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Discovery Channel Telescope – Technical Information

Technical

Thermal and Wind Environment of the Dome

A major driver in the design of the telescope facility is the requirement in the DCT error budget which states that dome seeing shall not degrade the natural atmospheric seeing by no more than 10% of the natural site conditions.

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Dome seeing is the "blurring" effect that thermal gradients inside and near the telescope enclosure have on an optical image due refraction of light when it travels through air layers of varying temperature.

This detrimental effect of temperature variations within a telescope chamber on dome seeing leads to the requirement that all air and surfaces inside a telescope chamber should track the outside temperature as closely as possible during times of observation. Historically this led to a philosophy that a telescope effectively standing in the open is the objective towards which designers must strive since this would eliminate any temperature difference attributed to a building in close proximity to the telescope. The disadvantages of this approach are increased dusting and exposure to fluctuating and strong wind conditions. The wind causes vibration of the mirrors and structure, which becomes more problematic with larger telescopes and larger mirror surface areas.

During the conceptual design of the telescope, several computational fluid dynamics (CFD) analyses were conducted. The analyses indicated that a passive ventilation approach is acceptable for the DCT site; the DCT site has the advantage of a consistent breeze of at least approximately 5 mph (~2 m/s). Therefore, the DCT approach is to insulate the air inside the telescope chamber during the day, and to open a system of ventilation doors at the beginning of nightly observing operations.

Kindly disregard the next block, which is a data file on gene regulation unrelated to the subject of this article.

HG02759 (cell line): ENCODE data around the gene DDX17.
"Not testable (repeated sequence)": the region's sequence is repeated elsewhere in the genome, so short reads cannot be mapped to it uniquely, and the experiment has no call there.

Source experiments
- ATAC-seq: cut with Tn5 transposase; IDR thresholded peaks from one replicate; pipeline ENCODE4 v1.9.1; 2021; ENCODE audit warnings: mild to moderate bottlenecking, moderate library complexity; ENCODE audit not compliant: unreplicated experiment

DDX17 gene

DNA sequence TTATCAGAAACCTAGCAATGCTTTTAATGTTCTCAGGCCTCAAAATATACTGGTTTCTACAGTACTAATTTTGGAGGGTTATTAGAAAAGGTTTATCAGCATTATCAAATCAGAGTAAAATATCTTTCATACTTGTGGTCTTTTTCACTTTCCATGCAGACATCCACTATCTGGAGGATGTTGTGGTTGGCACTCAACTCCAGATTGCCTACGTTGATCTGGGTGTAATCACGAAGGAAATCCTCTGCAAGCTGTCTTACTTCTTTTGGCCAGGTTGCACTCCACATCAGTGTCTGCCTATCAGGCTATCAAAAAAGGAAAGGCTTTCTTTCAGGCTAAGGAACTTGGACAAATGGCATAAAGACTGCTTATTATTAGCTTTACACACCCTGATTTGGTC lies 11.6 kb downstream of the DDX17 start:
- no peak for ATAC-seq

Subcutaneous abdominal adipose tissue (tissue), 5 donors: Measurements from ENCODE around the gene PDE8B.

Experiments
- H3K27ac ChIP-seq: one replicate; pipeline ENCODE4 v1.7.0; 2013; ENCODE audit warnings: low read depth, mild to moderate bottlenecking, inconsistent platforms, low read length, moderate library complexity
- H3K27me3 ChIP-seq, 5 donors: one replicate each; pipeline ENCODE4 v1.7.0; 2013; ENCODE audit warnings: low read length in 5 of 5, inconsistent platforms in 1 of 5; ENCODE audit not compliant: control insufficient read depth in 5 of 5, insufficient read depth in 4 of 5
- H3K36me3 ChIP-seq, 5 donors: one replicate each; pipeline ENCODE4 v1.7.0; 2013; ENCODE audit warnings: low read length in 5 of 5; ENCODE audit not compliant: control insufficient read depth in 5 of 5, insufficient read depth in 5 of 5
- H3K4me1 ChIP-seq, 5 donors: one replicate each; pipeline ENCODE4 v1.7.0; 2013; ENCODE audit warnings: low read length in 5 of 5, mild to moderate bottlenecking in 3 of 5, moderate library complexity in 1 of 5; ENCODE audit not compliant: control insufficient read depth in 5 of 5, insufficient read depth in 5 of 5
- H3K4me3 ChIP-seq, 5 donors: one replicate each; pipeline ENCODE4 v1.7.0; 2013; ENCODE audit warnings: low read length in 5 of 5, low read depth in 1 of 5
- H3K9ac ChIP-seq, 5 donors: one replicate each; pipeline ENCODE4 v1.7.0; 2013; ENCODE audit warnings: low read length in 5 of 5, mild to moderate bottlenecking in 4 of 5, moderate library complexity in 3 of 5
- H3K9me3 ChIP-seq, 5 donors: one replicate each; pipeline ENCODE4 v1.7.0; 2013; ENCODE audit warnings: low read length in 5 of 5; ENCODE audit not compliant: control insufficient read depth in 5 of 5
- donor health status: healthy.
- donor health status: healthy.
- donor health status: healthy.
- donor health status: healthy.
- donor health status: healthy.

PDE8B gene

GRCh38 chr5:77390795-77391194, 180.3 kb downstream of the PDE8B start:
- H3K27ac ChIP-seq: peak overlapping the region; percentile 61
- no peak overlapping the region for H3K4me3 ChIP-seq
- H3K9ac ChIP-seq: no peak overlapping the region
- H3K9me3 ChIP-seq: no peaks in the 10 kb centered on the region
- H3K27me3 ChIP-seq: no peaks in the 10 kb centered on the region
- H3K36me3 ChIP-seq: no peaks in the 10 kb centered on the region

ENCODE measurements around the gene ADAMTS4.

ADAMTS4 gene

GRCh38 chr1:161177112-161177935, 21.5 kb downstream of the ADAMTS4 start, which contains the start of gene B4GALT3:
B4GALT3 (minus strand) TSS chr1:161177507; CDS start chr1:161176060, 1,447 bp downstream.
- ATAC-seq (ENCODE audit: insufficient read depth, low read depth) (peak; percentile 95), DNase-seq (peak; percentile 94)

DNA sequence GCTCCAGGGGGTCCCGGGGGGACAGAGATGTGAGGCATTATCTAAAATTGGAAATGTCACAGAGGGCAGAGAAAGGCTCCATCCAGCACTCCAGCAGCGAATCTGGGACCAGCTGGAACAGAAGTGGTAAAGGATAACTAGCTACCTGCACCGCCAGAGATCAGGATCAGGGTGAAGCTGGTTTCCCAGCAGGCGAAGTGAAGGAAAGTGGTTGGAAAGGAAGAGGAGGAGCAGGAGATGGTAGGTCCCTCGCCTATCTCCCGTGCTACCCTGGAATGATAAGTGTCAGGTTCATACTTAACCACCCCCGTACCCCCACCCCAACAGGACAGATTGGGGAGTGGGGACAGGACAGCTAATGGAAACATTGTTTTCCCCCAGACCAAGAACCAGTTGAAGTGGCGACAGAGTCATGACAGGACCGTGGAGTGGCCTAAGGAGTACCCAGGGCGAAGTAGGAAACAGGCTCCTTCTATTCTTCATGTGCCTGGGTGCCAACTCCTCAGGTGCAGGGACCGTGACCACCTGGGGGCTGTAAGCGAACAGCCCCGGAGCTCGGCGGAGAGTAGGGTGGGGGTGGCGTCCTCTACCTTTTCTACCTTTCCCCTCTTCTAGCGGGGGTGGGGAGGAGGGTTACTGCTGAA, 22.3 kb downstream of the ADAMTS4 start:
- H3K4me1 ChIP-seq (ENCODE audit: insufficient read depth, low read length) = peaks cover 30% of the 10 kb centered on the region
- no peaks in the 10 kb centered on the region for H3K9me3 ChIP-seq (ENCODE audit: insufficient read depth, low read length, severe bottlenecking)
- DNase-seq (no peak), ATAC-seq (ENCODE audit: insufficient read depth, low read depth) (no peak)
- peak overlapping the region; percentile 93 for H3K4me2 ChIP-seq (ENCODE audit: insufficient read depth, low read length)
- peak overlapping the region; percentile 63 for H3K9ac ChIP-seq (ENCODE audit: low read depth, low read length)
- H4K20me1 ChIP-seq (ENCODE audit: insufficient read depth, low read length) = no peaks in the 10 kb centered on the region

Design principles followed to minimize dome seeing are:

1. Most turbulence found close to ground, raise mirror;

2. Daytime air conditioning to keep air and surfaces within 2K of set point;

3. No dark paving near telescope site;

4. Use building materials with low thermal inertia in telescope chamber;

5. No exposed concrete in telescope chamber;

6. Insulate the dome and floor;

7. Cool local heat sources.

A recent study of local seeing at the DCT facility was conducted by telescope design expert Dan Blanco in 2008. Read the results of the study here.

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